Sons-in-law who skipped office at Writers’ and elsewhere on Friday to be pampered by their in-laws needn’t have done so because Mamata Banerjee had a surprise half-a-day off lined up for them as a Jamai Sashthi gift.
Many of the jamais among the babus had played truant anyway. The few who turned up scampered away after 2pm, irrespective of marital status.
The early break that brought forward the weekend is in addition to around 138 official holidays, the list growing since the Trinamul Congress came to power. “Not all of us have to attend Jamai Sashthi but all can enjoy the early break,” said a PWD employee.
If the babus were all smiles, the canteen employees were left wondering what do with the food they had cooked.
Mamata, who often talks about how she has done away with the Left’s legacy of strikes and brought in work culture, seldom misses the opportunity to give employees a break from work to foster the festive spirit.
Name an occasion and Mamata has had a holiday to offer.
Students of government schools got a two-day holiday for marching with the chief minister through the streets on the death anniversary of Rabindranath Tagore, which was almost converted into a celebration of the poet’s 150th birth anniversary that had passed before Mamata took oath.
Madhyamik schools in Bengal were asked to stay shut on September 26 to commemorate the birth anniversary of Ishwarchandra Vidyasagar, who had never skipped office as principal of Sanskrit College from 1851 to 1855.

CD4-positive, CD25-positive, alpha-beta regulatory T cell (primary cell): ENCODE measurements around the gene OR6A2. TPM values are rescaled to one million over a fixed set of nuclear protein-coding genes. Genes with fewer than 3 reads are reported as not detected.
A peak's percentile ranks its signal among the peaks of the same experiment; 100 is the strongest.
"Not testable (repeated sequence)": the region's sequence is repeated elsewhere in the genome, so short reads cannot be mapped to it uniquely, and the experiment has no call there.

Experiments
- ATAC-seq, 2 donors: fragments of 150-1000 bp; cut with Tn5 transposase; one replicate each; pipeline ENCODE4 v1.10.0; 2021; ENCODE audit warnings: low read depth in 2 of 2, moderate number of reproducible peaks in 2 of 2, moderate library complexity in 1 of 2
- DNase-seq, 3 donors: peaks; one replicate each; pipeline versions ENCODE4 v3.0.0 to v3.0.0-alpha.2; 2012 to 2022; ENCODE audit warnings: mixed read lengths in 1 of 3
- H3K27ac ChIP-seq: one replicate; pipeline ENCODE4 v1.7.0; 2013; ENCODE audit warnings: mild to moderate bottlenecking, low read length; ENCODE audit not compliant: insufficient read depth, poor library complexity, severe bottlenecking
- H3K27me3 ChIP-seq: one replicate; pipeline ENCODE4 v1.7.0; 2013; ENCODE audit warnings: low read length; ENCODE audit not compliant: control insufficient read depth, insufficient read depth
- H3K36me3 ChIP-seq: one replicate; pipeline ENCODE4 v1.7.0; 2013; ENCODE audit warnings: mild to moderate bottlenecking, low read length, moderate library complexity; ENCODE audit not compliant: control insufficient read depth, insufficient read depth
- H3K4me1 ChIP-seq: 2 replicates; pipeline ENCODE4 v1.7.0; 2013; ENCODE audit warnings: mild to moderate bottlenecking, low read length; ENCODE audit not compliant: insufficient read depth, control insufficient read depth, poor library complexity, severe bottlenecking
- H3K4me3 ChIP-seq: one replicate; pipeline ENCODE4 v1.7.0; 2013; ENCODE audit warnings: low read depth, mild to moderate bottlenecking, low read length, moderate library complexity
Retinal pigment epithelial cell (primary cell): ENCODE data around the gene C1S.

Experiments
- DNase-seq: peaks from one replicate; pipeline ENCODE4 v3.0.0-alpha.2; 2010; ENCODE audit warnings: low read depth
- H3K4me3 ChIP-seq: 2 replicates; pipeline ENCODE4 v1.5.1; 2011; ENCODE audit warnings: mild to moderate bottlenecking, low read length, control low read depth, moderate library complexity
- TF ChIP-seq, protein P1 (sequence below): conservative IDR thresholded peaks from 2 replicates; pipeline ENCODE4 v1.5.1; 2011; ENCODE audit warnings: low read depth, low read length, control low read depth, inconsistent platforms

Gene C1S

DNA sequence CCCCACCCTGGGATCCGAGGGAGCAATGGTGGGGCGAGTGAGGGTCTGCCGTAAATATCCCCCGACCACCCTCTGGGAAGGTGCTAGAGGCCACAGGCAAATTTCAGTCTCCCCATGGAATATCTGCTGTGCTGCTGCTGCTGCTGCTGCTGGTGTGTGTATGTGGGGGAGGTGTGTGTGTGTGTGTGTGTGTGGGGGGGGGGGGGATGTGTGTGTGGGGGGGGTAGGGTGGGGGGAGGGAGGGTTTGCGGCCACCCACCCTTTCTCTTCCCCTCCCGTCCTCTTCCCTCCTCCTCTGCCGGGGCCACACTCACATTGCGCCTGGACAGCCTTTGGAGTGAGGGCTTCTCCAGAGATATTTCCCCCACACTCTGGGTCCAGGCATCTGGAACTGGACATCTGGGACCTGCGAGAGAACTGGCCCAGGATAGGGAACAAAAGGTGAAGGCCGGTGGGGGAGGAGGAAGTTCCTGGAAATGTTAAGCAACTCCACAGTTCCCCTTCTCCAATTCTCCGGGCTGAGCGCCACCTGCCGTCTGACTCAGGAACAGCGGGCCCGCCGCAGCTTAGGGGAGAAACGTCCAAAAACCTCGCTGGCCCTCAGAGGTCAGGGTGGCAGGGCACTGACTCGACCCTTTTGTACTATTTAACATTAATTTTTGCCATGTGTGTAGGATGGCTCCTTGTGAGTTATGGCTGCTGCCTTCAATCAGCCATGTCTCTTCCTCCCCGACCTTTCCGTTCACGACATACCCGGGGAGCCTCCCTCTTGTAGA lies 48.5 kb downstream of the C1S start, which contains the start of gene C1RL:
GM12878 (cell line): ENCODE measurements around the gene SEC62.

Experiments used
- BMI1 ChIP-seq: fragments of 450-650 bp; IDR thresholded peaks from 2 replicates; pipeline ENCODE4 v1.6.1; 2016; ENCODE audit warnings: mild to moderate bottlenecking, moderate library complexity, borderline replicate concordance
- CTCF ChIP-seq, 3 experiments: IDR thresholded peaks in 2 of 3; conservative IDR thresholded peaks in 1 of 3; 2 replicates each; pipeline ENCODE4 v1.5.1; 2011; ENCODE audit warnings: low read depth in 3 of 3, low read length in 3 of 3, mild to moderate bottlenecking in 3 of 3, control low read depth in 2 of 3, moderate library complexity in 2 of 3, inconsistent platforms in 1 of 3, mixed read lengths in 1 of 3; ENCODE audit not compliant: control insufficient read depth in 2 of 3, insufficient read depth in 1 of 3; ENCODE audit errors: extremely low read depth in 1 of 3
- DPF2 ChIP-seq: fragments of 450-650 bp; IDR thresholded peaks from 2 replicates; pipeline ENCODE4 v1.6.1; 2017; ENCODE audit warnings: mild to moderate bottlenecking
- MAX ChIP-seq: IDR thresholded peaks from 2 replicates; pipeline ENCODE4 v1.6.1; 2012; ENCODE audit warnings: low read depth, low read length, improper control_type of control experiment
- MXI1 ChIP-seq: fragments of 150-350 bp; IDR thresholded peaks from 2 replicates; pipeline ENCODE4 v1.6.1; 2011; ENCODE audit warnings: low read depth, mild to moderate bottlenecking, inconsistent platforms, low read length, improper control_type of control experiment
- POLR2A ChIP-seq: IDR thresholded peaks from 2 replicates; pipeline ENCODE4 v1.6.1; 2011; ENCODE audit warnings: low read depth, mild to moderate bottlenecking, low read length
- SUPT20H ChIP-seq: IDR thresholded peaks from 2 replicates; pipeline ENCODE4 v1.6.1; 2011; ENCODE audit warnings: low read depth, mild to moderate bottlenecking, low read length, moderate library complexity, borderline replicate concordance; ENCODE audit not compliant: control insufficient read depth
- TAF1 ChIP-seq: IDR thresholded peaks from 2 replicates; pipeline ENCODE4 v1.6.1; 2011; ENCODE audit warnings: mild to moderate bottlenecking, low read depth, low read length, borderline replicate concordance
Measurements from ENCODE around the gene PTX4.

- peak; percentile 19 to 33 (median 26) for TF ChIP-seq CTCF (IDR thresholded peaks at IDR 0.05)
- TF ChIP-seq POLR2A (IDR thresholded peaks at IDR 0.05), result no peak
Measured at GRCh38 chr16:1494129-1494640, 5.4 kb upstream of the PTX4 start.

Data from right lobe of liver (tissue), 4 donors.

A special holiday announced by the chief minister last year gave government employees an uninterrupted 10-day break during the pujas last year. She has promised to do the same this year.
Chhath and Buddha Jayanti were added to the holiday list last November.
Some senior ministers apparently didn’t have a clue to Mamata’s Friday plan.
Agriculture marketing minister Arup Roy said: “Bhaloi hoyechhe chhuti hoye gechhe. Ebar aami Shyambazar jete parbo (Good that a holiday has been declared. Now I can go to Shyambazar),” Roy told Metro.
The first few generations of “writers” or “junior servants” of the British East India Company, for whom Writers’ Buildings had been built in 1777, might not have needed leave on the sixth day of Shukla Paksha in the lunar calendar of Jaistha.
According to social historian Gautam Bhadra, Jamai Sashthi finds no mention in the scriptures.
“It is a Bengali social custom that possibly came into prominence in the end-19th or early 20th century. It has no place in the earlier almanacs,” he said.